In current litigation, it is common for railroad defense lawyers and their experts to claim that the railroad worker has no evidence any dangerous level of diesel exhaust fumes was in their workplace or engine cab. In some cases, the railroads have contended that the worker has not shown diesel fumes ever exceeded some permissible exposure limit. The problem for the railroad position is that there is no permissible exposure limit for several of the dangerous toxic constituents or particulates found in diesel exhaust fumes. In other words, a number of the individual constituent particles in typical diesel fumes are known carcinogens. There is no known “safe” level of exposure to carcinogens.
It is the government, not railroad worker lawyers, who have been discussing the cancer-causing constituents in diesel exhaust fumes. The occupational safety and health administration (OSHA) has required sellers of toxic substances to provide written warnings since 1985, and these documents are called material safety data sheets (MSDS). Employers are required to make MSDS’s known to workers. The sellers of diesel fuel have disclosed that particulates may be cancer-causing agents and exposure may cause serious lung diseases since the early 1990s. The railroads have received these MSDS documents since the 1990s, but they knew of the dangers of long-term exposure to diesel fumes decades earlier.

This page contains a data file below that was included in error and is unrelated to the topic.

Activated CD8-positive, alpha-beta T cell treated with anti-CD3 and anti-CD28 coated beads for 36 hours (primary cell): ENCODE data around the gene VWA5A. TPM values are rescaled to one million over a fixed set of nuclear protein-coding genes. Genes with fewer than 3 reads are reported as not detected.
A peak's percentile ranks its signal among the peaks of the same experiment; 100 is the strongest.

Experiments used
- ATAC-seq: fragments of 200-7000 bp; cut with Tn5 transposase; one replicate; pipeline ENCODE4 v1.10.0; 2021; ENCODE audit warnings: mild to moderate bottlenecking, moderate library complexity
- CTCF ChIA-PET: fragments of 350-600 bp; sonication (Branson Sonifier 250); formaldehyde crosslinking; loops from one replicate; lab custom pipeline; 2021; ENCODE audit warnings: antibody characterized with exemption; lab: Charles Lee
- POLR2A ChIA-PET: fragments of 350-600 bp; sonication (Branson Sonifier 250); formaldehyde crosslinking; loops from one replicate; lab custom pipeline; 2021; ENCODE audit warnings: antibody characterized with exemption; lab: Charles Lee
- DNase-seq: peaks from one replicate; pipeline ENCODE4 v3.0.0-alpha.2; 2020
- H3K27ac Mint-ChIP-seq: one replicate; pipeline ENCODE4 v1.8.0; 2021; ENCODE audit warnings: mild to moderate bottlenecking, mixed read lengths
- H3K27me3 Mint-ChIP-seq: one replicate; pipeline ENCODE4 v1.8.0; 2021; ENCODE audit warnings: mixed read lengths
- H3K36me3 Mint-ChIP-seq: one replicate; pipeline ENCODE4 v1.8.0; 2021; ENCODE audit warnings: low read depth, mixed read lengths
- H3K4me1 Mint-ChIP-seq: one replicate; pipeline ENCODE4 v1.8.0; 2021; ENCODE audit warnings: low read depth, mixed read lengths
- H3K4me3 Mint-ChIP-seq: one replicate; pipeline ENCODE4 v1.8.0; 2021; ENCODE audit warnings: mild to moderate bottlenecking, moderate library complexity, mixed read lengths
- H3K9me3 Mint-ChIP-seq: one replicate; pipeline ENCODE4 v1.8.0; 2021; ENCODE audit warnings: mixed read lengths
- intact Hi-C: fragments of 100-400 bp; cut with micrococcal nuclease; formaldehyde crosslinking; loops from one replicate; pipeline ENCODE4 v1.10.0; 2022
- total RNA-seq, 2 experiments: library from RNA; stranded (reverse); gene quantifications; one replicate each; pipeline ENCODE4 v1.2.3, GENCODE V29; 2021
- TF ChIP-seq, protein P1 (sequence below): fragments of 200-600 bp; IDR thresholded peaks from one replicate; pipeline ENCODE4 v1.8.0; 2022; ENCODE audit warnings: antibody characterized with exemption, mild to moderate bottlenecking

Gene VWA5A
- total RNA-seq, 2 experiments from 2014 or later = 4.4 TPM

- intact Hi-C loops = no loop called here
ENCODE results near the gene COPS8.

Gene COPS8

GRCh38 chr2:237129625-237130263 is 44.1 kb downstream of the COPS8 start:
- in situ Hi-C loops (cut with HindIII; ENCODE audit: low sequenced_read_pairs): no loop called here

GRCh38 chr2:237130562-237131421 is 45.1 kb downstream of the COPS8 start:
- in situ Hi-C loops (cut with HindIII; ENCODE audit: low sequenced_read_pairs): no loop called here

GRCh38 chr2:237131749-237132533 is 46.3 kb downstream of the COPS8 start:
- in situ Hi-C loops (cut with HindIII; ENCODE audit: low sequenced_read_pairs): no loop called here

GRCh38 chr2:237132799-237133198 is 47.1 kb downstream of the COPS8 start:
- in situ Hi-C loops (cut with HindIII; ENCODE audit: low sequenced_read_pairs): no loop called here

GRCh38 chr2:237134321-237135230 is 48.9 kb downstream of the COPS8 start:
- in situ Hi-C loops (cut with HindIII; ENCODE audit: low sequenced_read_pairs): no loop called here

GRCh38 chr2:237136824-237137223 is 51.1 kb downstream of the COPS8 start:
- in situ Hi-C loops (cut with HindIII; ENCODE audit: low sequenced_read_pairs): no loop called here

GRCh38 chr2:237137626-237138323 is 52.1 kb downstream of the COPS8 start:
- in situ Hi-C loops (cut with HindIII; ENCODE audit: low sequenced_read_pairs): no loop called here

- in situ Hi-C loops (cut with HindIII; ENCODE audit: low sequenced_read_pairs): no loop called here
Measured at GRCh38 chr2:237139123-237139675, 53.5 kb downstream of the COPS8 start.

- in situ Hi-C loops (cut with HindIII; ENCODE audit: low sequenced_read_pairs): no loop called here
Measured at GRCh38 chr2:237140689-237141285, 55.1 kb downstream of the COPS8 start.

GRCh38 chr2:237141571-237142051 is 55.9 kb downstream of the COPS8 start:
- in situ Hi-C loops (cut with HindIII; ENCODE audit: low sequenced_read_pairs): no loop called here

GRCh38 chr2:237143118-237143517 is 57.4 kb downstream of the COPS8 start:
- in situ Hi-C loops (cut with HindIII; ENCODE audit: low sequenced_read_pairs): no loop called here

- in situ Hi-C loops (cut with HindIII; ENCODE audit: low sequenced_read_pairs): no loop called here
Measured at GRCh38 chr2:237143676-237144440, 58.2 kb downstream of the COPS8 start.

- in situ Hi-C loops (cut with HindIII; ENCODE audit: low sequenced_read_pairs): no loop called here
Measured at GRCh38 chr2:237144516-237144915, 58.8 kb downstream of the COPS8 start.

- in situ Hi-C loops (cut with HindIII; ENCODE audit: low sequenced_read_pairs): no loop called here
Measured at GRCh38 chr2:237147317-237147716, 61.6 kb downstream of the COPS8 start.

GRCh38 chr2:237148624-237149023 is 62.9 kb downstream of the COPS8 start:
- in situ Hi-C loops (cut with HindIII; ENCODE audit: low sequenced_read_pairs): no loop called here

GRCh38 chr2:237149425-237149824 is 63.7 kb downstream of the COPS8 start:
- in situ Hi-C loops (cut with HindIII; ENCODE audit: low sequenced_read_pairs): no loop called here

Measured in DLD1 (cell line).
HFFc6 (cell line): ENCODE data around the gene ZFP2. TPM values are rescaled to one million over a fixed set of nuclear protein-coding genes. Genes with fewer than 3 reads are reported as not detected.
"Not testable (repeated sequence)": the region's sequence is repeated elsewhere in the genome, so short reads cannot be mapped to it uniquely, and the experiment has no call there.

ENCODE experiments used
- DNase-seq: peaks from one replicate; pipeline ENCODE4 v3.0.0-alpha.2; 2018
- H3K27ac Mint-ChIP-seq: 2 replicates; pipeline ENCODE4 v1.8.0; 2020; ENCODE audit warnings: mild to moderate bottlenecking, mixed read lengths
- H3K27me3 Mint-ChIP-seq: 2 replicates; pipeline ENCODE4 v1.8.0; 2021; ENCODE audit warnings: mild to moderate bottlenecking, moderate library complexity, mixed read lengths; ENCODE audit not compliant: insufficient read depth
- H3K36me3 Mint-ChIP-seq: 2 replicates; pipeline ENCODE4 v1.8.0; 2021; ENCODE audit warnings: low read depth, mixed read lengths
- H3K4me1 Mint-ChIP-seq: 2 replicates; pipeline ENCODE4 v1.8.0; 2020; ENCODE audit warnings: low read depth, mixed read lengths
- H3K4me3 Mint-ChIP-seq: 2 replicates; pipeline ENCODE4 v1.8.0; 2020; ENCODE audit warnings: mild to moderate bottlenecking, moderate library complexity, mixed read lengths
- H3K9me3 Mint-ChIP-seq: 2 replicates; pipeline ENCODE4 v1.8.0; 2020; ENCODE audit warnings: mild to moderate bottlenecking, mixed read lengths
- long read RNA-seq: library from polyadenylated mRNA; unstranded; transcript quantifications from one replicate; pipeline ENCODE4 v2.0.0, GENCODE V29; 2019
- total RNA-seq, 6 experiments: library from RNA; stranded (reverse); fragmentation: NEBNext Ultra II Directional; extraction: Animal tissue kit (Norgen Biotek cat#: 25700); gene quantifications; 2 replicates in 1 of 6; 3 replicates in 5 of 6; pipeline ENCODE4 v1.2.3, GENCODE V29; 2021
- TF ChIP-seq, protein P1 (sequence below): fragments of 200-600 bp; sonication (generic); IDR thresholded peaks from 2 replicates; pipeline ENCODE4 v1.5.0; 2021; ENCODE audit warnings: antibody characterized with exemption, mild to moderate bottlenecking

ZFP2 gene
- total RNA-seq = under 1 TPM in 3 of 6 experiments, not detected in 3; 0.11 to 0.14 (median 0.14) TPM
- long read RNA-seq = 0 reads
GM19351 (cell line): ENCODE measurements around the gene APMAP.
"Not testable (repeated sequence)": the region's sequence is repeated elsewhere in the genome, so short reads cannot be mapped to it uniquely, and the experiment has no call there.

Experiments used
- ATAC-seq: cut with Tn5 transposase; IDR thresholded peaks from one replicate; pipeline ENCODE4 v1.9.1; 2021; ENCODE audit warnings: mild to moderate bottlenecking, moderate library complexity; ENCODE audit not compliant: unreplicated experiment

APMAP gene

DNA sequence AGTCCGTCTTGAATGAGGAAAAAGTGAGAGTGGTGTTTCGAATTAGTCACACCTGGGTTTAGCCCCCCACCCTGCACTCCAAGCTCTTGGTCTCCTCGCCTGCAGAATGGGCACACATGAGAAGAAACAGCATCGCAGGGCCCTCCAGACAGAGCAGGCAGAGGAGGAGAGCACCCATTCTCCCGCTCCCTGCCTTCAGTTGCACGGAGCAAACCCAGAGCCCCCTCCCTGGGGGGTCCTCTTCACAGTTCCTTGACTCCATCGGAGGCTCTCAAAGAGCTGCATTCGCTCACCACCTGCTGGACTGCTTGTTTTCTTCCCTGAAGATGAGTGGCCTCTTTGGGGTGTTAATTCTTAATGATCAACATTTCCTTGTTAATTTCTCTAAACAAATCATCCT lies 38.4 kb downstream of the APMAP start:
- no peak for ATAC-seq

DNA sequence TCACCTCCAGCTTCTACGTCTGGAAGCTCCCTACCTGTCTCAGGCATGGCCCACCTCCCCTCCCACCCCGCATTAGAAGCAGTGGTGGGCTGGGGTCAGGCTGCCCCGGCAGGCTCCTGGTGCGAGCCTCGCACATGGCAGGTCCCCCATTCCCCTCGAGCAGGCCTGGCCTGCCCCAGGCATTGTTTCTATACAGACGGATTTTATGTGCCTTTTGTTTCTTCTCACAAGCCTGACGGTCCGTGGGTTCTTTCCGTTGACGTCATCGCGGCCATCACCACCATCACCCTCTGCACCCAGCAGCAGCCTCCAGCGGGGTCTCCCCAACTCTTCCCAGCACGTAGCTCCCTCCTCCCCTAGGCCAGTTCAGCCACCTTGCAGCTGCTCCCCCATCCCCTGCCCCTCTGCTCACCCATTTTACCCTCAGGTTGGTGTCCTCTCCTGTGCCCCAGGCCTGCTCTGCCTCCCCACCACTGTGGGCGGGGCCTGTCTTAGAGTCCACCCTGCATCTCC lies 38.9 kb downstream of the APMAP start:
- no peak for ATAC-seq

In calendar year 2000, the Clinton administration United States Environmental Protection Agency (EPA) stated in a news release:
“Anyone who has ever driven behind a large truck or bus is familiar with the smell of diesel fuel and the clouds of thick exhaust emissions. Today’s action will dramatically cut harmful air pollution by up to 95 percent. New trucks and buses run as cleanly as those running on natural gas.” said EPA Administrator Carol M. Browner…One huge benefit of today’s action will be the greatest reduction in harmful emissions of particulate matter, or soot, ever achieved from cars and trucks.”